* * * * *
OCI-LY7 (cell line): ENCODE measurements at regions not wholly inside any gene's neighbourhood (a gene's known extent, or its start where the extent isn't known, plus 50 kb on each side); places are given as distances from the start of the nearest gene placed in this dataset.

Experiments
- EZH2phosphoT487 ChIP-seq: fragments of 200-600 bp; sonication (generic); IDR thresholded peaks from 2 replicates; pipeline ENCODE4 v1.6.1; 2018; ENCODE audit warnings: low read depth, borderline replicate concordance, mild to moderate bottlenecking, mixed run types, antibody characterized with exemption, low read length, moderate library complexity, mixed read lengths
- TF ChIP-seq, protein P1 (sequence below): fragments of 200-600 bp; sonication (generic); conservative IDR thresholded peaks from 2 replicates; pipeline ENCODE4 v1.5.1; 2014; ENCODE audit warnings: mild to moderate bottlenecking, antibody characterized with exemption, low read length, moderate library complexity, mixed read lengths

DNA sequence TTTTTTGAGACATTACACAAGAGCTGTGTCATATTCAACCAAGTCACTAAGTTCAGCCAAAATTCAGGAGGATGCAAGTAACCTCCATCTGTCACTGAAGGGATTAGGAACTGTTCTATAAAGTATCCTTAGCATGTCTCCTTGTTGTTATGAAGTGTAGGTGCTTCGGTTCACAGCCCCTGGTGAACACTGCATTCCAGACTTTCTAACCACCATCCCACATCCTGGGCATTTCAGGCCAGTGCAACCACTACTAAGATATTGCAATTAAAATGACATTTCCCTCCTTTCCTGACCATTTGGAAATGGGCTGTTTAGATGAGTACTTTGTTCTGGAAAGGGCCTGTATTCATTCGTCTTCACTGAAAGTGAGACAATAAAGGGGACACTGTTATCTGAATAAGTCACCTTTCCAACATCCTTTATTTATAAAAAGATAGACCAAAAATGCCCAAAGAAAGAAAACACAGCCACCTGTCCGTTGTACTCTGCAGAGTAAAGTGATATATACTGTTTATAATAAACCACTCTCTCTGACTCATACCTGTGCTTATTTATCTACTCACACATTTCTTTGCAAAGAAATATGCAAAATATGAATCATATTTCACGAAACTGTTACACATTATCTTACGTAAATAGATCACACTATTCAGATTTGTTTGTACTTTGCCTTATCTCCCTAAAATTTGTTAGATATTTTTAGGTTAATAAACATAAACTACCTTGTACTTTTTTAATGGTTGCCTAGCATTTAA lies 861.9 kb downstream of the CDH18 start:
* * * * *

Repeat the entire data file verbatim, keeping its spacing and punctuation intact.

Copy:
OCI-LY7 (cell line): ENCODE measurements at regions not wholly inside any gene's neighbourhood (a gene's known extent, or its start where the extent isn't known, plus 50 kb on each side); places are given as distances from the start of the nearest gene placed in this dataset.

Experiments
- EZH2phosphoT487 ChIP-seq: fragments of 200-600 bp; sonication (generic); IDR thresholded peaks from 2 replicates; pipeline ENCODE4 v1.6.1; 2018; ENCODE audit warnings: low read depth, borderline replicate concordance, mild to moderate bottlenecking, mixed run types, antibody characterized with exemption, low read length, moderate library complexity, mixed read lengths
- TF ChIP-seq, protein P1 (sequence below): fragments of 200-600 bp; sonication (generic); conservative IDR thresholded peaks from 2 replicates; pipeline ENCODE4 v1.5.1; 2014; ENCODE audit warnings: mild to moderate bottlenecking, antibody characterized with exemption, low read length, moderate library complexity, mixed read lengths

DNA sequence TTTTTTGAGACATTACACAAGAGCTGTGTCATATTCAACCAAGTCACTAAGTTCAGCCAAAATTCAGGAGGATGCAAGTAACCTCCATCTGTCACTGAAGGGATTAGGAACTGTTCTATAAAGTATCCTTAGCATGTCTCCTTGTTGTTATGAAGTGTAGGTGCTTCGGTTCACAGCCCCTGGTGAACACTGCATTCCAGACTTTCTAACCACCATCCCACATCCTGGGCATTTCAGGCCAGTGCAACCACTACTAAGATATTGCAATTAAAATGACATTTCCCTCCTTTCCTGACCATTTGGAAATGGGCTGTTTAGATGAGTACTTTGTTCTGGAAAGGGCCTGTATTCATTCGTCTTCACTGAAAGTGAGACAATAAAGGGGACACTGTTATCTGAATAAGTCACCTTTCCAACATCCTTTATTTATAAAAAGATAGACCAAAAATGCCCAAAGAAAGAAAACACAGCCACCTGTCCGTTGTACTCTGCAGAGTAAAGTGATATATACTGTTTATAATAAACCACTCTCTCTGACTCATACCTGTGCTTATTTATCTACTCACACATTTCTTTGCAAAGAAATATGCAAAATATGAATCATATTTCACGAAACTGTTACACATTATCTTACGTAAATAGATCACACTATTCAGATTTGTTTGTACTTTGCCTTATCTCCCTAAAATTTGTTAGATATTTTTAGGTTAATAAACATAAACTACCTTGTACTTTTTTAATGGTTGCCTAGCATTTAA lies 861.9 kb downstream of the CDH18 start: